I owned a 2009 Audi A3 with a rear lightbulb error that eventually led to a lightbulb failure. For months there was a nagging error icon on the instrument panel that indicated one of the rear brake lightbulbs was out. When I finally checked, I found that all the brake lights on the rear of the car were working, even though the indicator displayed a problem. On a subsequent check, I found that two of the bulbs had burned out.
With the annual safety inspection looming, and half the brake lights not working, I finally had the incentive to fix the problem.
When I removed the rear light assemblies, I discovered that the non-functional lightbulbs were still good. The bulb holder assembly is a three-dimensional injection molded plastic unit that combines with a three-dimensional formed galvanized steel sheet metal frame that serves both as a structural holder and electrical conductor. The sheet metal frame is swaged to the plastic structure by thermally melting six studs.
Two years in the Texas heat had raised the temperature of the plastic to a level that the creep strength of the plastic was exceeded. The two bulbs that didn't light were in an assembly where the plastic actually flowed between the sheet metal holder and the ground cylinder of the lightbulb. The steel frame had raised about a quarter inch off its intentional mounting and tilted, allowing the ground frame to contact plastic and initiate the plastic melting. That broke the circuit.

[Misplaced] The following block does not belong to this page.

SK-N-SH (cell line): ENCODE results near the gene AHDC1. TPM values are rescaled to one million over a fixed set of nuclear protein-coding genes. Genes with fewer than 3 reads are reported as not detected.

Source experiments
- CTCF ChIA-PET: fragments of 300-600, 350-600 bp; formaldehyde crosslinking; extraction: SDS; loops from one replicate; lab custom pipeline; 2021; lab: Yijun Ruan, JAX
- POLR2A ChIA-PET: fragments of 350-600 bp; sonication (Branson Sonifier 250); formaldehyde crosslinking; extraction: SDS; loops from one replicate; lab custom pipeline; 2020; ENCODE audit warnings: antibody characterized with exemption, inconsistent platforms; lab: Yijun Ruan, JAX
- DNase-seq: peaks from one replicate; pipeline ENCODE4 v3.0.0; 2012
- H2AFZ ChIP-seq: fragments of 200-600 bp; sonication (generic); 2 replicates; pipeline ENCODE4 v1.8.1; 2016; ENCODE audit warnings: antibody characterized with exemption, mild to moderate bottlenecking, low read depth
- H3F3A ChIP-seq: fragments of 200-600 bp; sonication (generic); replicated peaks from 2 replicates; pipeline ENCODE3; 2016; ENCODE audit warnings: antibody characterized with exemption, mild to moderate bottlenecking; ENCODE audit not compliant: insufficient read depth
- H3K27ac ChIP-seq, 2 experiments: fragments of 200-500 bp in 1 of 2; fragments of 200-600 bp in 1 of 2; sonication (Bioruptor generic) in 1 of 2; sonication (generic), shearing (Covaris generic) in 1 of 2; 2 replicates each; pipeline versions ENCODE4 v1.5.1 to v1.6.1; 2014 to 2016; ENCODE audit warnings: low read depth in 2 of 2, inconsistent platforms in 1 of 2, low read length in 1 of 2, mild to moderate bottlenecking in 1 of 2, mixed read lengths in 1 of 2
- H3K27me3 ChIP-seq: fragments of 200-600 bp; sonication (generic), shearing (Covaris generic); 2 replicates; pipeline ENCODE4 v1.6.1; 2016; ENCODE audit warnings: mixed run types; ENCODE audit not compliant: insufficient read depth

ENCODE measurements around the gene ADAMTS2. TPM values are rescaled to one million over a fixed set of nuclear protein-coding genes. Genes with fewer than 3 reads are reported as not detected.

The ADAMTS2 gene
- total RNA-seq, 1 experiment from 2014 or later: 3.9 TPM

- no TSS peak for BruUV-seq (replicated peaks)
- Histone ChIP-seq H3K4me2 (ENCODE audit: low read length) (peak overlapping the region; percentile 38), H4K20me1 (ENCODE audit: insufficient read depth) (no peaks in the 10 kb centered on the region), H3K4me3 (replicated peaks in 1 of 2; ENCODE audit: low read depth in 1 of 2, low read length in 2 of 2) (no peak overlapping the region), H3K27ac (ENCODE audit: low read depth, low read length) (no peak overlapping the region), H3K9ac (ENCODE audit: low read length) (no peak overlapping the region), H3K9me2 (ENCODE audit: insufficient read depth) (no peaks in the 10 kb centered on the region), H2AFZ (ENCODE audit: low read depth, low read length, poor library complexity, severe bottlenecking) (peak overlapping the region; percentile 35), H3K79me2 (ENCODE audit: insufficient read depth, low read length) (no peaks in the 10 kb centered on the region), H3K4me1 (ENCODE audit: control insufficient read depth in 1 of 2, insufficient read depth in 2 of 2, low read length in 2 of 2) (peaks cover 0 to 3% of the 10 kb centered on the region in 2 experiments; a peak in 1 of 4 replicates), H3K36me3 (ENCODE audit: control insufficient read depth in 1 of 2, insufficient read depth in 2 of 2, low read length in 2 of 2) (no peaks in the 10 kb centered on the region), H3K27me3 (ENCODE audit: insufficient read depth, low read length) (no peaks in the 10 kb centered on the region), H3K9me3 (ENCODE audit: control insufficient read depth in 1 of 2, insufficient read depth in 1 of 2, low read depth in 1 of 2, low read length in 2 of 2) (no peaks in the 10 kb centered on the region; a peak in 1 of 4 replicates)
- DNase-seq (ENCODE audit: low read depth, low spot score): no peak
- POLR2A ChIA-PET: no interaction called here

The dealer was out of stock on this assembly, which was just as well. The price of each assembly was about $100 with tax. So I decided to break the studs off, then drill pilot holes for #4 sheet metal screws to replace the swage studs. All the lights now work perfectly, and the instrument status error has been eliminated.
While I admire the simplicity of the design, its execution failed under conditions that should have been within the designer's requirements. It isn't clear whether the sub-tier supplier cheated by using the wrong plastic, or if this is a common design flaw, which has gone unresolved over the five-year production run of this model.
This entry was submitted by Kirk Miller and edited by Rob Spiegel.
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